This is typically done via a setting in your CMS as you upload the content and get it ready for publication.
For the HTML code, to ensure a link opens in a new window, it would look like this:
<a href=”https://www.bruceclay.com/” target=”_blank”>SEO company</a> (The attribute target=”_blank” indicates to open a new window.)
Tips for Outbound Linking
A few tips as you are learning how to do outbound links correctly …
- The destination page you are linking to must be relevant to the page and paragraph you are linking from. The theme of the entire website should be relevant, too.
- If the two pages (the webpage on your site and the webpage you are linking to) are not on a related topic, the link may appear unnatural to search engines and this could impact your ability to rank.As an example, say you have a website on cats and you are writing an article on training your cat. If that page links to an ecommerce store that is totally unrelated, it will not only confuse readers but can look like spam. These are the types of outbound links that can harm your SEO.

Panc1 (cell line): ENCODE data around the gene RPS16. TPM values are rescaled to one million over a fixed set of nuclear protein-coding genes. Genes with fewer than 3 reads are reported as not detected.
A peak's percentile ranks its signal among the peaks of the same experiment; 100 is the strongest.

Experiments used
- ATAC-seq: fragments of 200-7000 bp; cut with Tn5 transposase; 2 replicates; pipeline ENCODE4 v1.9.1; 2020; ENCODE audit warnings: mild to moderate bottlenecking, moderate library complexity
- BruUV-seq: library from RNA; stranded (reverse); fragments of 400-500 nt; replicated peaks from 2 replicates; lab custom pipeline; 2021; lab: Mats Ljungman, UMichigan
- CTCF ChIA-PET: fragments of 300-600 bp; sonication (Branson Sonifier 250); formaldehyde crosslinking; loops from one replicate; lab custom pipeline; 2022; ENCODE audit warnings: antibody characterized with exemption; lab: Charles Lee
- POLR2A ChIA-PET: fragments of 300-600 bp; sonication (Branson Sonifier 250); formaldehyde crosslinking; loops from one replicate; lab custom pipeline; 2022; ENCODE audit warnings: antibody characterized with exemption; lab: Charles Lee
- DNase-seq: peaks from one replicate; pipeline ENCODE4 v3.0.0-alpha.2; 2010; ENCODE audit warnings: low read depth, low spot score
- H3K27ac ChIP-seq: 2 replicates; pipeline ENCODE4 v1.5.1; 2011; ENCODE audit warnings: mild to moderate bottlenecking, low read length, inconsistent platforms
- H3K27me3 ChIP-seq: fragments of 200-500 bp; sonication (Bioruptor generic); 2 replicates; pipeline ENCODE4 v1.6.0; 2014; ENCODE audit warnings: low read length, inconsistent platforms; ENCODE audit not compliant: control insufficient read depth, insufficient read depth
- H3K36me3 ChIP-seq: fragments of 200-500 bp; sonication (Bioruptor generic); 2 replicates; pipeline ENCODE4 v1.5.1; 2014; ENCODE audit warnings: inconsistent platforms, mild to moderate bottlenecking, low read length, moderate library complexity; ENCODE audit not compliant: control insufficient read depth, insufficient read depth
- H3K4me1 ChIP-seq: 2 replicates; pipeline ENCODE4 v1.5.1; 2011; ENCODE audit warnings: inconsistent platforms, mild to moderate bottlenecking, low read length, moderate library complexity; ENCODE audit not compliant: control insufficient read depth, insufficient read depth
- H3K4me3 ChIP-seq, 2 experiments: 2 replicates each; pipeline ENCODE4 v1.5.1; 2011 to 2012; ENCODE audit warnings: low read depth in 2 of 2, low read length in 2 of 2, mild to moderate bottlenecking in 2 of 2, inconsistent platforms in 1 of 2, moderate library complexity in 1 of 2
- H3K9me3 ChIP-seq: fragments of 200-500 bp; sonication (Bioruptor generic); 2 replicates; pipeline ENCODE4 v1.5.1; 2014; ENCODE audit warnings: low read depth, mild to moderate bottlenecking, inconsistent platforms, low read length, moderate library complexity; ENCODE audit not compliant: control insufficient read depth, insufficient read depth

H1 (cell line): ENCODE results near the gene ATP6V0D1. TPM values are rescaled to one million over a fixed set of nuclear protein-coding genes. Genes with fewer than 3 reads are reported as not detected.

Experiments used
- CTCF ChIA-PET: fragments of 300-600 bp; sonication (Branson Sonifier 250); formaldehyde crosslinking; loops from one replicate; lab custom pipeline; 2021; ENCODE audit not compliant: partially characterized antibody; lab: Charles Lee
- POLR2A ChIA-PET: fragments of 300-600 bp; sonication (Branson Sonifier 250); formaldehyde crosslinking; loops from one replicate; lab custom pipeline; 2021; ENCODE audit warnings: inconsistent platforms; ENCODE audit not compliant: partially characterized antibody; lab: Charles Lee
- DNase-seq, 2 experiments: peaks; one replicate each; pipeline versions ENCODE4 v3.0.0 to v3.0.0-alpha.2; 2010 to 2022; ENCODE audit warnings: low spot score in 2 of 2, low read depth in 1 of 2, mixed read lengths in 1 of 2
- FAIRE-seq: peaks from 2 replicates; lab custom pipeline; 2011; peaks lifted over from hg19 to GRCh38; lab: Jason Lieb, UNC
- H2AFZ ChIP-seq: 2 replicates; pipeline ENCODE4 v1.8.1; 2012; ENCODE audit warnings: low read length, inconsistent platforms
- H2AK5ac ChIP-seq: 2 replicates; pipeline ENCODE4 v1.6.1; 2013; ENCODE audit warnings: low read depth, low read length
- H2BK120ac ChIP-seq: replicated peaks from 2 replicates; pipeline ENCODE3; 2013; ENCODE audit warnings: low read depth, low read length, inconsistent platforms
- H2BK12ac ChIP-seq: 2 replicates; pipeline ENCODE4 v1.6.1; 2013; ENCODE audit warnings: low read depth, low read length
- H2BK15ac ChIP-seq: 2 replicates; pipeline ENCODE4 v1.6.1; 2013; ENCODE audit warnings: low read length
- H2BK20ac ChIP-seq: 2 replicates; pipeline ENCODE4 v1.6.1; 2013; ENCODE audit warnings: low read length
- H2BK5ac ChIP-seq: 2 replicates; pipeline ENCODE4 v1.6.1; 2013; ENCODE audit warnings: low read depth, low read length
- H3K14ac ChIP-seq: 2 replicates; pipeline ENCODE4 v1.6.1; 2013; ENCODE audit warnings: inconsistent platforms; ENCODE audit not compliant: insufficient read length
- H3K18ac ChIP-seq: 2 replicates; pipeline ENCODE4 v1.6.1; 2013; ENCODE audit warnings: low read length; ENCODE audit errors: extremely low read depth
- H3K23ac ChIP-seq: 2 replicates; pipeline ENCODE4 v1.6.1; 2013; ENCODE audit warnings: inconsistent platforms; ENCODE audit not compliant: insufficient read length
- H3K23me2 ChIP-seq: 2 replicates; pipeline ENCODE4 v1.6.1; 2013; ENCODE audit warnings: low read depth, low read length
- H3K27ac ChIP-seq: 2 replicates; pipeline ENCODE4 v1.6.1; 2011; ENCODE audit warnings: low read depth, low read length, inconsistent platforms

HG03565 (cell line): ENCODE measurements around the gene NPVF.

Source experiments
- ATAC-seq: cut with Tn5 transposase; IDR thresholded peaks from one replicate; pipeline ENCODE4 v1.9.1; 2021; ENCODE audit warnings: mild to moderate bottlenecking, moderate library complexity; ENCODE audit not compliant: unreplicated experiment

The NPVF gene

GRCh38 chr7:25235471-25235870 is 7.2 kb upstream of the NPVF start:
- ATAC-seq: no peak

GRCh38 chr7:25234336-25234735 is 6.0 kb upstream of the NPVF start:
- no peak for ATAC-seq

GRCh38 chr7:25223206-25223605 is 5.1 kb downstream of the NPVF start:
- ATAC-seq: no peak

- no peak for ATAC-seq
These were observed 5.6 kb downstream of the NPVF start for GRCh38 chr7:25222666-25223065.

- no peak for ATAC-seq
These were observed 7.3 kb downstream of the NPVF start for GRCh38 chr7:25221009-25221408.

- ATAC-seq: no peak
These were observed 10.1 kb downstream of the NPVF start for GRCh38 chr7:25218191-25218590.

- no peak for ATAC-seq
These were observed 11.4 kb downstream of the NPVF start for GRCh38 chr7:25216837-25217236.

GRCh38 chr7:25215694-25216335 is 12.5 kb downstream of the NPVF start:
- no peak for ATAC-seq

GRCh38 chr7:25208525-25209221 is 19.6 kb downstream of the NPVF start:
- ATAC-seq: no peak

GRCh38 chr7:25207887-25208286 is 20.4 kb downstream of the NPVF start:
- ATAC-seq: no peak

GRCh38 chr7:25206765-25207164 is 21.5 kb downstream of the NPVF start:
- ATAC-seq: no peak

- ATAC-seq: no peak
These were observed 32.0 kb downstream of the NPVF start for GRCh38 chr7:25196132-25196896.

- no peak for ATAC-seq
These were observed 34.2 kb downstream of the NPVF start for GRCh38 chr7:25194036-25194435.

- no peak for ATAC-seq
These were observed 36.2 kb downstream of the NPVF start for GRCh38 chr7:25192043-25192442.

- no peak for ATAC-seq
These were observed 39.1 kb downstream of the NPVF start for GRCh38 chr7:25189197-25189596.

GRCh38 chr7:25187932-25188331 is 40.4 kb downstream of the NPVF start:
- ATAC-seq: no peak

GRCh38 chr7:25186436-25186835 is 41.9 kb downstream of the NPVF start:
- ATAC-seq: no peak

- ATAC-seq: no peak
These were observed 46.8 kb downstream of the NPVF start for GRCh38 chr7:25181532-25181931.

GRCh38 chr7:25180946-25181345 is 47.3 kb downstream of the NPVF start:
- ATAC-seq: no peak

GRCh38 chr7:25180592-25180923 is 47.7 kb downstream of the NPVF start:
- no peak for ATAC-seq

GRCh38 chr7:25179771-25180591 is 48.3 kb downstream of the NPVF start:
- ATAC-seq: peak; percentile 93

- Choose wisely which text to hyperlink and make the anchor text of your outbound link. Identify the most relevant parts of the sentence related to the outbound link and use those words as the anchor text.
- If you are an influencer and have been compensated for the link, be sure that your page follows FTC guidelines, and that your links are nofollowed or marked as sponsored.
- Also, it’s good to briefly vet the webpage and website you are linking to. Does it have any spammy characteristics? If so, look for another, higher quality webpage. You can bet that any webpage on the topic that shows up on Page 1 of the search results will be a good alternative.
While outbound links may not get as much attention as inbound links, they matter to your website. Take care to follow best practices with your outbound links.
For more in-depth coverage of linking practices that work, download our e-book “The New Link Building Manifesto: How to Earn Links that Count.”